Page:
Food intolerances: An overview - Colonic Training

Food intolerances: An overview

Flatulence, diarrhea, or abdominal pain can all be part of intolerances to certain foods. For example, some people tolerate fructose poorly, others lactose or gluten. They eat raisins and get a bloated belly. They drink a glass of milk and need to go to the toilet quickly. They eat bread and get depressed. What’s behind it? You may not tolerate certain foods.

Allergy or intolerance?

Experts distinguish between an allergy and an intolerance to food. In the case of an allergy, the body’s immune system recognizes certain components in food as an “enemy” and reacts to them with an allergic reaction. This can manifest itself with rash, itching, and runny nose, but also with gastrointestinal complaints.

An intolerance is usually based on the limited ability of the intestine to properly digest or break down some food components.

Fructose intolerance (fructose intolerance)

Fructose occurs naturally in fruit and gives it its sweetness. From the intestine, the sugar is smuggled into the blood via a transport protein. The amount that the transporter can transport at once is limited – that’s why every person can tolerate fructose only in moderation. Presumably, however, the fructose lock only works to a limited extent in about a third of westerners, which is why they react with complaints even to smaller amounts of fruit sweetness.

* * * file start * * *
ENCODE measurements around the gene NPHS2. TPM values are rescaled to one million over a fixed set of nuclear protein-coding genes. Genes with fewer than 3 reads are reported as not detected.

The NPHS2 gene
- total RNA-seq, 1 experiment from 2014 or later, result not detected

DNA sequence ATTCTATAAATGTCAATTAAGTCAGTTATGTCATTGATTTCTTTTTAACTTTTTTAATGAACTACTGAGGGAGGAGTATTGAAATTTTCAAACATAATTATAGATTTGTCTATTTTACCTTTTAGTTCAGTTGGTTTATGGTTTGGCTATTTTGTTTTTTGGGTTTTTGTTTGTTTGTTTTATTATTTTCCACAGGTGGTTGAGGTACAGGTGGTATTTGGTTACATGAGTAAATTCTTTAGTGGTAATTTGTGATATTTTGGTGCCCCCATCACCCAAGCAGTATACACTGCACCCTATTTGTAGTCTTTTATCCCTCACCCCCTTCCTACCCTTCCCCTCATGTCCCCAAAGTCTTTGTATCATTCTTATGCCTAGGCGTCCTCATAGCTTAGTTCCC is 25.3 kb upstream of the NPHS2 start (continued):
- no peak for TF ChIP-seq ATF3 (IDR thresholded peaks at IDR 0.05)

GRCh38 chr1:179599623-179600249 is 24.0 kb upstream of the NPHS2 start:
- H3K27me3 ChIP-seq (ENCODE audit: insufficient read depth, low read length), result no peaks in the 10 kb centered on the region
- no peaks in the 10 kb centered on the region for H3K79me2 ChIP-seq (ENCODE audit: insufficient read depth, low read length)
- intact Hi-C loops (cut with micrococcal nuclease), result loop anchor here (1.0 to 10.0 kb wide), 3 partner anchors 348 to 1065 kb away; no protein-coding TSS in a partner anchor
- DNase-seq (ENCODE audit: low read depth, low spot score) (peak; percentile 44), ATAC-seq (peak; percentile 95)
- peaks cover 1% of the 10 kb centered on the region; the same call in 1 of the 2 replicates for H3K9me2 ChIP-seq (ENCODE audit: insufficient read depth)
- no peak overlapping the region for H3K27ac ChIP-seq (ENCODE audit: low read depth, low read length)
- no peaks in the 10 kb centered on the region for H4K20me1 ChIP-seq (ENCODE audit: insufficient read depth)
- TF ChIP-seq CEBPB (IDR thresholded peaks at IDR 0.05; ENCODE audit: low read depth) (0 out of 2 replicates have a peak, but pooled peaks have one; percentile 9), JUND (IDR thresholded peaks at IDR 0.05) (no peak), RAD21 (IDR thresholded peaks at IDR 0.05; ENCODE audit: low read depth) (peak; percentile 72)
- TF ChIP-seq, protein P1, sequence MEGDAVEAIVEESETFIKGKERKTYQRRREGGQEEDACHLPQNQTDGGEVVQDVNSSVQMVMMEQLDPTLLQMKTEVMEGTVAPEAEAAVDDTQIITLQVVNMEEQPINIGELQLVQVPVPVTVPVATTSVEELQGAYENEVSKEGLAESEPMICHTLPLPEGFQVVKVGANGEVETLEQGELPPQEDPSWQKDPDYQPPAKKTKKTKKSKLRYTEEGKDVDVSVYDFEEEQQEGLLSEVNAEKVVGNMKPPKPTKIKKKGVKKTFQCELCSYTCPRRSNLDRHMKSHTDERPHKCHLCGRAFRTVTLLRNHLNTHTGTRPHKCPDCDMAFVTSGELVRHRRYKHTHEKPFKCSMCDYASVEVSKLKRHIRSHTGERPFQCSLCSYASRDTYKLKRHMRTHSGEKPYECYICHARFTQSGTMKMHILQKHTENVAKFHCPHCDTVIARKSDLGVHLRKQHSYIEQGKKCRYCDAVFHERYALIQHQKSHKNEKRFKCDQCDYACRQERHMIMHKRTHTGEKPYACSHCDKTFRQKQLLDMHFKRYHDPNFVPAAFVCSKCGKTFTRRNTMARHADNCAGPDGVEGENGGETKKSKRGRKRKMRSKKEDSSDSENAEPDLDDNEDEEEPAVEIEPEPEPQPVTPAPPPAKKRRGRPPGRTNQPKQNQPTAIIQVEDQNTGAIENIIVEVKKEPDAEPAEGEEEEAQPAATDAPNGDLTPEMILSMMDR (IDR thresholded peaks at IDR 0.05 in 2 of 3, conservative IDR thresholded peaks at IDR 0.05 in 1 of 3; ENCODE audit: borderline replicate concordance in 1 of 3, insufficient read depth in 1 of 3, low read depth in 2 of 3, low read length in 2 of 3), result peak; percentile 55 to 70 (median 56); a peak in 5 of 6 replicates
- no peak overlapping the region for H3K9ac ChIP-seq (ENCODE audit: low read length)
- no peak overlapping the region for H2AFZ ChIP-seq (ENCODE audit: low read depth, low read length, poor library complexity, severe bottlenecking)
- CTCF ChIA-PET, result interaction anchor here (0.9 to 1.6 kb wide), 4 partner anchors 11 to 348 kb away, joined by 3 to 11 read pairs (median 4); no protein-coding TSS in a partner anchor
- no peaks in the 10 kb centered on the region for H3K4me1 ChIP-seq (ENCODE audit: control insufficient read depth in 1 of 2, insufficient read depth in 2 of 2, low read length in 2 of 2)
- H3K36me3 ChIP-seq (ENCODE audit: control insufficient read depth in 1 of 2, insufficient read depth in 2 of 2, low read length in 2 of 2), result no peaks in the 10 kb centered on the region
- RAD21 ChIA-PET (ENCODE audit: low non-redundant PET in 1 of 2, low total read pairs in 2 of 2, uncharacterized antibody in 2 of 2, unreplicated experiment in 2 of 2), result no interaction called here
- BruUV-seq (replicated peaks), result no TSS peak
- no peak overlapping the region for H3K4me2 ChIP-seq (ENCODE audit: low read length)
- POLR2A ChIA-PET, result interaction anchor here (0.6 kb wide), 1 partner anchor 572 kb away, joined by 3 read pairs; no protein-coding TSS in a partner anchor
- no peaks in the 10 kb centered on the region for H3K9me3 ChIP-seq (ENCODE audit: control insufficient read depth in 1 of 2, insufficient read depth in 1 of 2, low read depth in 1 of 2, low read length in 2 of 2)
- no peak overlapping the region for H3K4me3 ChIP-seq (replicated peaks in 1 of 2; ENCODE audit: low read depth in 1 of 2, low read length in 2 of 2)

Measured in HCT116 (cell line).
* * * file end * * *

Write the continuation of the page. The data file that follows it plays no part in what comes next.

Due to the simultaneous intake of sugar alcohols such as sorbitol, which are found, for example, in diet, light and “sugar-free” products such as sweets and chewing gum, the tolerance of fructose is further worsened, so the symptoms can intensify.

Typical symptoms are bloating and flatulence, abdominal pain, and diarrhea. Whether fructose intolerance is present, the doctor can determine with a breath test.

Lactose intolerance (lactose intolerance)

About 15 percent of Westerners tolerate only small amounts of lactose. The reason: an enzyme deficiency. In order for the lactose to be utilized, it must be broken down in the intestine. This is done by the enzyme lactase. If too little of it is formed or if it does not work sufficiently, less lactose can be broken down. The sugar enters the large intestine and is broken down there by intestinal bacteria. Among other things, the resulting gas formation can lead to flatulence, diarrhea, and abdominal cramps.